[CDE] – Recognizing the vital importance of parent involvement in the success of students, State Superintendent of Public Instruction Tom Torlakson today released a new, free publication, Family Engagement Framework, a Tool for California School Districts, to help school districts engage families in their children’s education.
“Parents are every child’s first teachers,” Torlakson said. “The good news is you don’t need an advanced degree to help your child succeed at school. It’s the little things that make a big difference—reading at home, talking with your child about school, and setting high expectations. Our Family Engagement Framework provides practical ways to help schools support parents to stay involved and help their children learn.”
The Family Engagement Framework is the culmination of nearly a decade of collaboration between the California Department of Education (CDE), an informal Title I advisory group to the CDE called Family Area Network, and the California Comprehensive Center at WestEd. Funding for the project was provided through a federal grant from the U.S. Department of Education. The development of the Framework is authorized under Title I of the federal Elementary and Secondary Education Act and California Education Code Section 11503.
The Framework describes 18 principles that are essential for family and community involvement with the school district. These principles are grouped into five action areas to: (1) help school districts build the skills and confidence of parents, (2) demonstrate leadership, (3) use resources, (4) monitor progress, and (5) ensure access and equity for everyone. Specific actions to engage families and the community are described for each principle, ranging from basic to progressive to innovative. The Framework is outlined in a way to help school districts evaluate their progress and plan for improvements.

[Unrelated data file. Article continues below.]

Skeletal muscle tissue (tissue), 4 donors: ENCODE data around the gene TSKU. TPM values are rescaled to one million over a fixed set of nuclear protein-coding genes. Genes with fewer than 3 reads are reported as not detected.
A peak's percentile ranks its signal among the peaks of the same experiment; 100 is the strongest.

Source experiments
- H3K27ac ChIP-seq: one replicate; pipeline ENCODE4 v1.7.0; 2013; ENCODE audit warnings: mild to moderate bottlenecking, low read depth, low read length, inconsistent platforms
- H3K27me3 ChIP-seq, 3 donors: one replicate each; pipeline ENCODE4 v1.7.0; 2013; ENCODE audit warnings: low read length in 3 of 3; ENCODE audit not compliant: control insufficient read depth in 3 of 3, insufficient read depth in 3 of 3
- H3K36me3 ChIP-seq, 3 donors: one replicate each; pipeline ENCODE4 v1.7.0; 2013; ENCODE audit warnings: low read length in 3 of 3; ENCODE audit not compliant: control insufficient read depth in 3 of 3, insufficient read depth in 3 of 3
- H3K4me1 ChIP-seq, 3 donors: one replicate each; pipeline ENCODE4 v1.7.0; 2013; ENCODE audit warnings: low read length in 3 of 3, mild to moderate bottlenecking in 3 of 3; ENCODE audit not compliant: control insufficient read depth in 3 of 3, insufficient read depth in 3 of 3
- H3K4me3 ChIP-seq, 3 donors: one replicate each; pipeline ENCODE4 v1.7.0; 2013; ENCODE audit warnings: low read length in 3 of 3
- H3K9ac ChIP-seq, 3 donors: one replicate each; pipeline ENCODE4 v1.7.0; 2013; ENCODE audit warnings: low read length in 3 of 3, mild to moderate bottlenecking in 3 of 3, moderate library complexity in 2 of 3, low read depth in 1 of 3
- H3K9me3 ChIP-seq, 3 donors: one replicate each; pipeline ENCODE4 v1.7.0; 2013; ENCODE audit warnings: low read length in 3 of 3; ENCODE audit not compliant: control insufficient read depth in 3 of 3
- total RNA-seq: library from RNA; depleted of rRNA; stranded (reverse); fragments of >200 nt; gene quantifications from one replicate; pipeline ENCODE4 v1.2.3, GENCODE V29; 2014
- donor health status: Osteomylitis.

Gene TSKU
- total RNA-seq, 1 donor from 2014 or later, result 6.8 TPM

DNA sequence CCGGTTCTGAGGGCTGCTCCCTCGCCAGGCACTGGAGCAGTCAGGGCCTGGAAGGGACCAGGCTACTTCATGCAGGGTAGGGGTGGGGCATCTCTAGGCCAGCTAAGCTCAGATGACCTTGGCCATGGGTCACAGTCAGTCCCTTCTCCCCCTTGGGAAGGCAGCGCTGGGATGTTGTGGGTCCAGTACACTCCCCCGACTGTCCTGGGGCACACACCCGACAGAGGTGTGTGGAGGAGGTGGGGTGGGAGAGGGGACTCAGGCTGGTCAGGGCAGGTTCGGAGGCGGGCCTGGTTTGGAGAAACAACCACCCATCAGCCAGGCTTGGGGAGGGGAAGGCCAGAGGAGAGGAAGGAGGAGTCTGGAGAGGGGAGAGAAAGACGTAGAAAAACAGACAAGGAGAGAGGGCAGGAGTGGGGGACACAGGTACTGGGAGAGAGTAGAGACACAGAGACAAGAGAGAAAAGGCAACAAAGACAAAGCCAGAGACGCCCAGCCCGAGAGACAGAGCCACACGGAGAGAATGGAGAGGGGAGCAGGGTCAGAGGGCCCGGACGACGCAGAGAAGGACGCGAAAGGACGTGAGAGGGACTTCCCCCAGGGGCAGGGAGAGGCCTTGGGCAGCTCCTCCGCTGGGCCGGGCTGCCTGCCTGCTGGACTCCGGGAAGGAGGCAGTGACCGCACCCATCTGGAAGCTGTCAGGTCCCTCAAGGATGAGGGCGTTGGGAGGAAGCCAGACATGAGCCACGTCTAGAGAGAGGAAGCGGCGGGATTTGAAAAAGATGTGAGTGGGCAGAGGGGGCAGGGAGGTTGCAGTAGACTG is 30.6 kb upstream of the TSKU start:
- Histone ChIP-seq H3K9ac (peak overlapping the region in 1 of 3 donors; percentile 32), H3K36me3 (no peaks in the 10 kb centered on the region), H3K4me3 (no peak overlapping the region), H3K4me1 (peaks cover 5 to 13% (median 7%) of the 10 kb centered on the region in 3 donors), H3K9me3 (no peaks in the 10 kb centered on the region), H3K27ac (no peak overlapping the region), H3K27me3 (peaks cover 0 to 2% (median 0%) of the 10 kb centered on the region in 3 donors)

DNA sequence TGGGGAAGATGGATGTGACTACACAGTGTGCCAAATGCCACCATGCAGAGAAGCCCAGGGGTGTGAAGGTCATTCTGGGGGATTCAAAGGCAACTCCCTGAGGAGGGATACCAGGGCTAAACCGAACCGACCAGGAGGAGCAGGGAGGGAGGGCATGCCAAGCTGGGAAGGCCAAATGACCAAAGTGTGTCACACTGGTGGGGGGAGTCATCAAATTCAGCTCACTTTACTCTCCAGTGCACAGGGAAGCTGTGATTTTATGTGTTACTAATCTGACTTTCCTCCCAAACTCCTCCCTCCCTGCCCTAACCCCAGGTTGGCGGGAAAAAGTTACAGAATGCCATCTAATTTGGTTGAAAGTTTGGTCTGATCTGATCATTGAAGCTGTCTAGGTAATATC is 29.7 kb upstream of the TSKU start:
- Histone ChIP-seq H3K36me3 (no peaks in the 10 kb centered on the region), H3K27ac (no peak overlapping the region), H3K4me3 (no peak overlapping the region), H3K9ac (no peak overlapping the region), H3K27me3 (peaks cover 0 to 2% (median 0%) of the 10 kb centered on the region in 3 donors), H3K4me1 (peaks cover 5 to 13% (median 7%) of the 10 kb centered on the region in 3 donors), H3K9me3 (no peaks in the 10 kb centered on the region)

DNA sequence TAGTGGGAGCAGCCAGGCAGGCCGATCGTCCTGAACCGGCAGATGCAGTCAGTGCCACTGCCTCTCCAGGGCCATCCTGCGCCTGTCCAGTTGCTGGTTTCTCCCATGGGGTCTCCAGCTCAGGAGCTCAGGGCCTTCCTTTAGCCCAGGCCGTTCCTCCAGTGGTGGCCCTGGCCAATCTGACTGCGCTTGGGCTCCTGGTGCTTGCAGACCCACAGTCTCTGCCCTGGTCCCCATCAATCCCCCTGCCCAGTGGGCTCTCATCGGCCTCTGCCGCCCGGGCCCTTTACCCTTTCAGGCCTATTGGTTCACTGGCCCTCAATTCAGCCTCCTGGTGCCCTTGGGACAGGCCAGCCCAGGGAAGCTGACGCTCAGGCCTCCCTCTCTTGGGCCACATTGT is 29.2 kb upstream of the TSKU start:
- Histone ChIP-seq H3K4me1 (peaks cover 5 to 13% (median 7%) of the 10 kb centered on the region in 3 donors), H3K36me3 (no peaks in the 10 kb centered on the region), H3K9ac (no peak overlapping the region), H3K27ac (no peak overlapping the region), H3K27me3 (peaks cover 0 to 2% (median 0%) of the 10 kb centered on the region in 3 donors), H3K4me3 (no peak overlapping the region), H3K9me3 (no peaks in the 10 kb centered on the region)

The California Comprehensive Center did a thorough review of literature showing a strong link between parental involvement activities and student achievement. The research is summarized in the Framework, coupled with specific examples of what schools, communities, and parents can do to help students succeed. The publication also contains a list of articles that school administrators and teachers can read to create effective, research-based practices in family engagement. For example, the Framework can guide districts in planning and coordinating family engagement programs more effectively and includes examples of communications to families that may be copied or adapted for use in newsletters, e-mails, and other outreach efforts.
Copies of the Framework will be distributed to all school districts in California and will also be posted on the California Comprehensive Center Web site at http://www.wested.org/online_pubs/cpei/family-engagement-framework.pdf.